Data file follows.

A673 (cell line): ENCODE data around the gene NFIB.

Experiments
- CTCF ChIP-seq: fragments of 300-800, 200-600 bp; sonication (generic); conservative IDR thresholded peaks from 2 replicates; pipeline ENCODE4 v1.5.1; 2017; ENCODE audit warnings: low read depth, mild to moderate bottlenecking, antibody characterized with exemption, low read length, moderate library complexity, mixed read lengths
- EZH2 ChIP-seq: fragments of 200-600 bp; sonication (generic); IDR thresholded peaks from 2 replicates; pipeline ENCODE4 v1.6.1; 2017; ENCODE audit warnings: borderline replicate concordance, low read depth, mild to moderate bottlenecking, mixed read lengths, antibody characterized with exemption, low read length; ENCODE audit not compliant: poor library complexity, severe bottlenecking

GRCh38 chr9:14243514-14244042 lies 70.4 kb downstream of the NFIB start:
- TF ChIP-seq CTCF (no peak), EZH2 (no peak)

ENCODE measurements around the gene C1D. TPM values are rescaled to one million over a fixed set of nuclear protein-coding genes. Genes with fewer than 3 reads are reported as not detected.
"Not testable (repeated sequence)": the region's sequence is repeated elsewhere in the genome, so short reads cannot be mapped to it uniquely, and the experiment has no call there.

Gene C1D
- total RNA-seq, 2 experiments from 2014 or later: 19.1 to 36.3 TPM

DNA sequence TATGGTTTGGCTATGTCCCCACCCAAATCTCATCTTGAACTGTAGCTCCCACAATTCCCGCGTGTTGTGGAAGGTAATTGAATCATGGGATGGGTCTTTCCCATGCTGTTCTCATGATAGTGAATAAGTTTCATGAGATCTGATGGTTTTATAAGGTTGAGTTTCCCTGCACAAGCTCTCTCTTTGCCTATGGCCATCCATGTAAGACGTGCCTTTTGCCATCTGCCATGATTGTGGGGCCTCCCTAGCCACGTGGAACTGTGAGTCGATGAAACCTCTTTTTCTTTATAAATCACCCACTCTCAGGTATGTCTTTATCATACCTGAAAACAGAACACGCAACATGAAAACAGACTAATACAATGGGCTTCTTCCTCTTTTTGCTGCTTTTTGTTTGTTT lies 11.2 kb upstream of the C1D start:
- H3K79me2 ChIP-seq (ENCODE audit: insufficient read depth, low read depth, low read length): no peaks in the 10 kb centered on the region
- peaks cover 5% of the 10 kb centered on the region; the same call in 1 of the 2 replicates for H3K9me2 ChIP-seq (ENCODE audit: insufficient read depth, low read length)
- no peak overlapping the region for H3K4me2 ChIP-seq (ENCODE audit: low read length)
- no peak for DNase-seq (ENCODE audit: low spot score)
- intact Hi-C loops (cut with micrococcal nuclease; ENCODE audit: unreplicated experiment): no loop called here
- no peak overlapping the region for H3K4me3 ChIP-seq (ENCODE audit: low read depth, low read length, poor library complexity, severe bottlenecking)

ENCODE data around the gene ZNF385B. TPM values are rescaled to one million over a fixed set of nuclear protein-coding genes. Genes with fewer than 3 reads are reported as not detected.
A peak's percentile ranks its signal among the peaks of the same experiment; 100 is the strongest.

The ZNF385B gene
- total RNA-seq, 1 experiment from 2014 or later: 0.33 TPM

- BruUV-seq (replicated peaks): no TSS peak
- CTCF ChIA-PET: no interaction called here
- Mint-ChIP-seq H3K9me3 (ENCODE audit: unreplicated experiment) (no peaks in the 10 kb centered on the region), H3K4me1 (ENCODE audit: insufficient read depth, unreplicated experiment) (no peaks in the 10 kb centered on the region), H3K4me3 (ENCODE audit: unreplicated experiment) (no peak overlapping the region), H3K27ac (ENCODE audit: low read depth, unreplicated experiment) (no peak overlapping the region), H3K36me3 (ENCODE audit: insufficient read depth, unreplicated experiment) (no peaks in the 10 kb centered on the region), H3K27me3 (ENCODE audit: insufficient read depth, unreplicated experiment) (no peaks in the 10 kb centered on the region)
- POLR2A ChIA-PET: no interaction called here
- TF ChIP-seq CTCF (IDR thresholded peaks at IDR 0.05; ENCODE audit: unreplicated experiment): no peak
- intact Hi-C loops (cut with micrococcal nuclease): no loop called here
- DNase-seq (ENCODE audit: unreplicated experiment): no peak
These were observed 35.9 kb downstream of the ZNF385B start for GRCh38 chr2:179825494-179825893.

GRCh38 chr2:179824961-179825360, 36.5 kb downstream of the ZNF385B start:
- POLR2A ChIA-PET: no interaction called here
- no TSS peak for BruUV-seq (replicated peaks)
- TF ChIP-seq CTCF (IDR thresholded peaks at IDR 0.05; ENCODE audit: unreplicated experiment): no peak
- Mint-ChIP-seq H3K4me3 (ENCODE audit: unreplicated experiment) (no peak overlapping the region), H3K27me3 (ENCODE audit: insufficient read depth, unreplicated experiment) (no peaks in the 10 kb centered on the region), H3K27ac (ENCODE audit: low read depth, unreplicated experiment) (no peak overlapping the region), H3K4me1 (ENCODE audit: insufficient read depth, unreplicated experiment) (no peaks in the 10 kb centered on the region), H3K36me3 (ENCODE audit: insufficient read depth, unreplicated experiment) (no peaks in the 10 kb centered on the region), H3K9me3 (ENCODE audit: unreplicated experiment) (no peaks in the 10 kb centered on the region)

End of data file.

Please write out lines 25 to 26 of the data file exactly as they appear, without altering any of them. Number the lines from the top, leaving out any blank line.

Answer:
- POLR2A ChIA-PET: no interaction called here
- TF ChIP-seq CTCF (IDR thresholded peaks at IDR 0.05; ENCODE audit: unreplicated experiment): no peak